So, this idea that the mining tax is a competitive disadvantage for mining companies here is just pure lies and false information. It only disadvantages the Robber Baron mining company owners who don’t give a crap about the people of the country and only care about their own bank accounts. It’s greed, pure and simple.
Mr Swan accused Mr Newman, now Premier, of wasting taxpayer money to give billionaires a tax cut.
”Campbell Newman says he hasn’t got any money, therefore he’s got to sack thousands of workers in Queensland. But he’s got enough money to fund an expensive High Court challenge which will be futile and which would ultimately deliver a tax cut to the likes of Clive Palmer.”
Ah, yes, we can’t not have the Empty Suit, leader of the federal Coalition, chime in on this one:
Opposition Leader Tony Abbott said the states are entitled to challenge the MRRT, which the Coalition would repeal, and that it unfairly targeted some states.
“There is no doubt that the mining tax is bad for the Australian states,” Mr Abbott said in Perth on Monday.
“There is no doubt that the mining tax particularly targets the resource-rich states, and if the states in question wish to challenge in court, that’s a perfectly reasonable thing.”
Silver lining: The fictional Queeg ends up being sidelined to a secondary assignment and passed over promotion. Essentially, his bizarre behaviors gets him voted off the island, in today’s TV talk. We can only hope Queeg Queensland suffers the same fate.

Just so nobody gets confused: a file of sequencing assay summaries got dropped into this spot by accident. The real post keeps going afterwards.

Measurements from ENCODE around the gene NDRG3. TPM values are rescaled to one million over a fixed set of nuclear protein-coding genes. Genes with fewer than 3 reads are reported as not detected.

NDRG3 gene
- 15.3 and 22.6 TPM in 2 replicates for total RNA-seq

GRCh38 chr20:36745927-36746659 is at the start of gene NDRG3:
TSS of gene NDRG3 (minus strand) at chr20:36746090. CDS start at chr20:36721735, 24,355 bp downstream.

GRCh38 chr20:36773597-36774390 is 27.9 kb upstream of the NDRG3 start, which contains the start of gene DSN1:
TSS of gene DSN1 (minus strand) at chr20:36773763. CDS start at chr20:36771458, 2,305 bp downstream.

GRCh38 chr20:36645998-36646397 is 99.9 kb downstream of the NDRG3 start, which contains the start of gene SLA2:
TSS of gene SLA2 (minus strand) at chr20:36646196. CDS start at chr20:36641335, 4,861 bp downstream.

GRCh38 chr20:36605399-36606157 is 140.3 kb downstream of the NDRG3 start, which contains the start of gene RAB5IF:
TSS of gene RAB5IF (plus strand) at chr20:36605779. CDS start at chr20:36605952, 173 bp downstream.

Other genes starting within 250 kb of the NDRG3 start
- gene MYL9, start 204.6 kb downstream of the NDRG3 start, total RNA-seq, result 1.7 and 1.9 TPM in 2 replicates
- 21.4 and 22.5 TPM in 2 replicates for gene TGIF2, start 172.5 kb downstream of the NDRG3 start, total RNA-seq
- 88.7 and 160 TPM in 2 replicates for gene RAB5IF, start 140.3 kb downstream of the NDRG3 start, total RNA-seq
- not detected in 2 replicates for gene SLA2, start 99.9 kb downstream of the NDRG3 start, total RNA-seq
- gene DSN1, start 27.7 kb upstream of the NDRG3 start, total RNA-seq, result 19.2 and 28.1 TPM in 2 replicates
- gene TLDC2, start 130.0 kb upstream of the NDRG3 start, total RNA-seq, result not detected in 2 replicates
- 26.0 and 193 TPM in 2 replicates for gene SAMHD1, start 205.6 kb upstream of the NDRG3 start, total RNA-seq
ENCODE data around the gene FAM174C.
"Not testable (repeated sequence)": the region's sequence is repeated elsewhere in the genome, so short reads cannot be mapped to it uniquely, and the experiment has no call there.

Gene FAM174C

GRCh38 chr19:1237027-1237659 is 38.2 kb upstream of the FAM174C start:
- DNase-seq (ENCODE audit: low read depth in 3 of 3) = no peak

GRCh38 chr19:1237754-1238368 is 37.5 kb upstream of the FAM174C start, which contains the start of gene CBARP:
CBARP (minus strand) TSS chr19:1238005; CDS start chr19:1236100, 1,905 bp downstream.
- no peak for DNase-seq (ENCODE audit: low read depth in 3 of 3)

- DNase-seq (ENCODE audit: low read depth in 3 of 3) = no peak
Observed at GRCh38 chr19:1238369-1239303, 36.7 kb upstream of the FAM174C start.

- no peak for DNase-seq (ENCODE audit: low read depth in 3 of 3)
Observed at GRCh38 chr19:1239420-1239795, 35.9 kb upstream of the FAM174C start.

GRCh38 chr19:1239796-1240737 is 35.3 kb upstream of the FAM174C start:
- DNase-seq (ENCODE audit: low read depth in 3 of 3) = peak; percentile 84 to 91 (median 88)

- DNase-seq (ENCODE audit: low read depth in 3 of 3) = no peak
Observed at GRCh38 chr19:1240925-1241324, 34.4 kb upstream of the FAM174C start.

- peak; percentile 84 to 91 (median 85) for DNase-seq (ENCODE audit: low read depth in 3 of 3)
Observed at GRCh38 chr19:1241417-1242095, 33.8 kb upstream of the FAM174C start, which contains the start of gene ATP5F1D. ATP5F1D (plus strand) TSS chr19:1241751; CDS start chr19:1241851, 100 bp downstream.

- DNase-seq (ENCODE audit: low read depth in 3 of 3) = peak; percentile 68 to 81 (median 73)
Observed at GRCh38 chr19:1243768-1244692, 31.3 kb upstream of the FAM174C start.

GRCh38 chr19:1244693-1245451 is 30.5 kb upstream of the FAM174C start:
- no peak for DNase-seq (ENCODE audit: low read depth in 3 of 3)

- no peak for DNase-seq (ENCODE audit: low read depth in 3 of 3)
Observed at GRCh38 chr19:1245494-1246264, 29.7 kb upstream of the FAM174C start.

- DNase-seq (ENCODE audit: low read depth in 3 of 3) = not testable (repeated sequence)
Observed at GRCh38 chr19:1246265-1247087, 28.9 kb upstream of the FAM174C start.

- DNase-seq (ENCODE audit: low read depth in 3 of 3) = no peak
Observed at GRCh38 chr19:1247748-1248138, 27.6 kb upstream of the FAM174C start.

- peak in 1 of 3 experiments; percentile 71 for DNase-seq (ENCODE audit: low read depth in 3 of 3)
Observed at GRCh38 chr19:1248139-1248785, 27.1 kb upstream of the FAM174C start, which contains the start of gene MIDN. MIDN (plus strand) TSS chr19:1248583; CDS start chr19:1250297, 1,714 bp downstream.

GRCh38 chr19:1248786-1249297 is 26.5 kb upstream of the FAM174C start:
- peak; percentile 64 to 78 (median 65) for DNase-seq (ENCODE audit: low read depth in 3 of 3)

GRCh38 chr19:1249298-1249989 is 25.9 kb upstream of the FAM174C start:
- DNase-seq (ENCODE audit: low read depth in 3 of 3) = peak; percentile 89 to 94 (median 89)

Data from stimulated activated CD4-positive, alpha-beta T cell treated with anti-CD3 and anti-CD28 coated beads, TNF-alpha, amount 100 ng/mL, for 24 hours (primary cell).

Before they shuffled off for the weekend, you kind of wonder weather the PM, or the Empty Suit (leader of the Opposition) orr Gina, the mining baron who is busy with her “I, Gina” show, had a chance to catch a story in the paper of record on the other side of the planet, which, if true, could mean a huge headache for the economy here at home. The upshot: China might be lying about its economic health. Uh-oh.
The New York Times weighed in with this nugget:
As the Chinese economy continues to sputter, prominent corporate executives in China and Western economists say there is evidence that local and provincial officials are falsifying economic statistics to disguise the true depth of the troubles.